The Department of Fraternity and Sorority Life will no longer recognize the University of Maryland’s chapter of Kappa Sigma fraternity.
Corin Edwards, the department’s associate director of advising and programming, announced the decision on Aug. 24 through a post in a Google group for this university’s Greek life presidents. The national fraternity has revoked this university’s charter, and it will be suspended from the campus until 2022, according to the DFSL website.
The decision to close the chapter was not due to one event but instead was made “based on the chapter’s inability to meet the expectations set forth by the University,” Edwards wrote.
“This decision was reached after a great deal of deliberation regarding accumulated concerns over the past few years and the chapter’s failure to meet conditions related to probationary recognition,” Edwards wrote. “DFSL staff communicated the seriousness of the situation with the chapter leadership but the necessary improvements were not achieved.”
There had been previous conversations about the fraternity’s status, but talks of probation began about a year ago, DFSL Director Matt Supple said.
A former member of this university’s Kappa Sigma chapter sent an offensive email in January 2014. The email, which included racial slurs and the phrase “fuck consent,” said other members should avoid inviting black and Asian women to parties “unless they’re hot.” The former member did not return as a student the following semester, but no action was taken against the fraternity as a whole.
During the 2016-17 academic year, the fraternity received probationary recognition and was expected to fulfill a number of sanctions and expectations, but they failed to comply, he added.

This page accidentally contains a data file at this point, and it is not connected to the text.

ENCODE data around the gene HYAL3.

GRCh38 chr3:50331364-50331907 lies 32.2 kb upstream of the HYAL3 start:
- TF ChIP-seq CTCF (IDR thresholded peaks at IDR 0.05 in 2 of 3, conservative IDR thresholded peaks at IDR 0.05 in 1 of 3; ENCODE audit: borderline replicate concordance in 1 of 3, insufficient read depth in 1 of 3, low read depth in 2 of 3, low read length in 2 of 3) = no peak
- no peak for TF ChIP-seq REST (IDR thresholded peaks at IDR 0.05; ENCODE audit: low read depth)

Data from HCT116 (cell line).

As a result, the fraternity was scheduled for a show cause hearing — a final opportunity to explain why they should continue to exist on the campus — but did not go through with it.
Kappa Sigma came to the campus in 2008 and has about 40 members, Supple said. While this is slightly below the average total membership of fraternities in the Interfraternity Council, its numbers were part of why the chapter was put on probation, Supple said. DFSL has taken disciplinary action against multiple campus fraternities in recent years. The department revoked Tau Kappa Epsilon’s charter in March 2016 — after three years of probationary status — due to hazing and risk-management violations. The fraternity is suspended through fall 2020, according to the DFSL website.
Delta Tau Delta lost its campus recognition in October 2016, after the fraternity didn’t make enough progress toward completing necessary requirements, including paperwork and membership quotas, to receive full chapter status.
Typically, the removal of recognition lasts for either four years, or until every undergraduate member who was an active member has graduated — whichever of the two is longer, he said.
“The University is committed to helping Kappa Sigma restore a chapter on campus that will embrace both the University’s mission and the organization’s purpose,” Edwards wrote.